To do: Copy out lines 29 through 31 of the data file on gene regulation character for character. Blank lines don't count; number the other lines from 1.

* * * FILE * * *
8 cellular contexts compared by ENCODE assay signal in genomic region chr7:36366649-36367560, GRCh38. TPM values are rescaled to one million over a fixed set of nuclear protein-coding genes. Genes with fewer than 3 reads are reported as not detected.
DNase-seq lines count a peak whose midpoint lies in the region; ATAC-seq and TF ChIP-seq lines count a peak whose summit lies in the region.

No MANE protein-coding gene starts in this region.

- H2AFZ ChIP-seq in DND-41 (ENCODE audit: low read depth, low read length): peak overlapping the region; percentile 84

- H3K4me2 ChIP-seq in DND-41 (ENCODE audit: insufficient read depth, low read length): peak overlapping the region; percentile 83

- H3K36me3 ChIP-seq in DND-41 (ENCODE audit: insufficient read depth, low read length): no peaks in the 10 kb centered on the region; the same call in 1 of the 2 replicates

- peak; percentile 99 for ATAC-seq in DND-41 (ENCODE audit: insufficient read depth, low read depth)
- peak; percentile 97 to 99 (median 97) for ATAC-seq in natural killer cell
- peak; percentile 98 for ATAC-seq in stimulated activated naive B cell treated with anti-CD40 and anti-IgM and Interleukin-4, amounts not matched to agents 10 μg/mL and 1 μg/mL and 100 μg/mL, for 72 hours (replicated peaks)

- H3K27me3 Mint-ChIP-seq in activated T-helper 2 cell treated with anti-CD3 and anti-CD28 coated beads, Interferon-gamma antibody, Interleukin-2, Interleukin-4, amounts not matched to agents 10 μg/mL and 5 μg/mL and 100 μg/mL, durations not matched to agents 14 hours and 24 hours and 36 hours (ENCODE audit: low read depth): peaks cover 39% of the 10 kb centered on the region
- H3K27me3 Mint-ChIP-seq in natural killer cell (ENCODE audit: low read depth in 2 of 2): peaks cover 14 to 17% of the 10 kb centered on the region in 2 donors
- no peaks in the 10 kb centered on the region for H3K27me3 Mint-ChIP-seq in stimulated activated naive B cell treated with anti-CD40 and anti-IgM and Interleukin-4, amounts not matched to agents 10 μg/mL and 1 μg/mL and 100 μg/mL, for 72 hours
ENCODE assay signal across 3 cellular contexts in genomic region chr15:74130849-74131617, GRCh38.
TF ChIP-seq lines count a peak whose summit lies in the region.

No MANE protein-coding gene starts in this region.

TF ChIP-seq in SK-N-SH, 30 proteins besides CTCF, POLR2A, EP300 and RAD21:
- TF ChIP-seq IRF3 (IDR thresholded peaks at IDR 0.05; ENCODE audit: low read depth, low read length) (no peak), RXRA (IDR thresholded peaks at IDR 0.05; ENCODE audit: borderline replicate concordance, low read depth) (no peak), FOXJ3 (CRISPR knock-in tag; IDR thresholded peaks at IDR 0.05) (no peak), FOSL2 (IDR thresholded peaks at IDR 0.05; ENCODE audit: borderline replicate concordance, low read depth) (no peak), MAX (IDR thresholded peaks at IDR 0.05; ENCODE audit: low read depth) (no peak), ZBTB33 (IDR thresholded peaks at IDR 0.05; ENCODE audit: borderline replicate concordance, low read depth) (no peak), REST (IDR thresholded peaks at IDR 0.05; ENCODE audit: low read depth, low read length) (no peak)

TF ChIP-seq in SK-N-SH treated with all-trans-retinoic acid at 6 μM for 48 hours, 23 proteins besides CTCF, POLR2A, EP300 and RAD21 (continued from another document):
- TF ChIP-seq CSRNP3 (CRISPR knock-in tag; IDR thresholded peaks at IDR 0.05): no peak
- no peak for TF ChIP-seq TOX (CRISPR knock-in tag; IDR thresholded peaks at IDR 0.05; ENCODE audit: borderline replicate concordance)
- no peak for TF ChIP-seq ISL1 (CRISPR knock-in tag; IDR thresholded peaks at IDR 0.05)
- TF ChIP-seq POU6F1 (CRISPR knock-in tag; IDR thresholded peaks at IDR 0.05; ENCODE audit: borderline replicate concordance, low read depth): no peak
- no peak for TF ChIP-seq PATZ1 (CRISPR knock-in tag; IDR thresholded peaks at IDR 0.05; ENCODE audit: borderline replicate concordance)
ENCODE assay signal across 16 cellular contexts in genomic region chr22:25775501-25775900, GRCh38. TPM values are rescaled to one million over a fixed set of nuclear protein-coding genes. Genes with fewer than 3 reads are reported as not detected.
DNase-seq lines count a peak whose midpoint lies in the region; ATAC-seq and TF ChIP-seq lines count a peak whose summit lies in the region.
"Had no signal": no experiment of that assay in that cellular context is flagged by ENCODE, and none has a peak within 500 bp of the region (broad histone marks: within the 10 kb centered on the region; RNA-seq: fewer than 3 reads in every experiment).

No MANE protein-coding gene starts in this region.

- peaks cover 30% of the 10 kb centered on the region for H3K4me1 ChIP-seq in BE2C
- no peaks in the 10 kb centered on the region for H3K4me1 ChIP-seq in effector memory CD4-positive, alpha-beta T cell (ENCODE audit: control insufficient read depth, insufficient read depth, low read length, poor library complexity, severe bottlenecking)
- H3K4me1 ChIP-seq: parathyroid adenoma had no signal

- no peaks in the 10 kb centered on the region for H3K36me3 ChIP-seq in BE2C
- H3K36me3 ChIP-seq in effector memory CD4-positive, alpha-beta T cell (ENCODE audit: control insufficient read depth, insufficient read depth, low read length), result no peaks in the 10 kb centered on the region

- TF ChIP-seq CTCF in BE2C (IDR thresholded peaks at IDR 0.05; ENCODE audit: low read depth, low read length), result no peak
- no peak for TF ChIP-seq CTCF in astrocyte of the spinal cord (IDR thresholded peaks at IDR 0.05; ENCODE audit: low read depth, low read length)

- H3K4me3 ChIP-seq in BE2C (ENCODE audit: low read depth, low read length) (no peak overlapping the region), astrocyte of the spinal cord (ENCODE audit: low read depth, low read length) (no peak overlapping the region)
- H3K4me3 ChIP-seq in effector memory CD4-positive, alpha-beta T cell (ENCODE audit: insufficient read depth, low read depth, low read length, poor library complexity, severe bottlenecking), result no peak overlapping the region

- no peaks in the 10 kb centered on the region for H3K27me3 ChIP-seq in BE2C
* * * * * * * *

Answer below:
- no peaks in the 10 kb centered on the region for H3K4me1 ChIP-seq in effector memory CD4-positive, alpha-beta T cell (ENCODE audit: control insufficient read depth, insufficient read depth, low read length, poor library complexity, severe bottlenecking)
- H3K4me1 ChIP-seq: parathyroid adenoma had no signal

- no peaks in the 10 kb centered on the region for H3K36me3 ChIP-seq in BE2C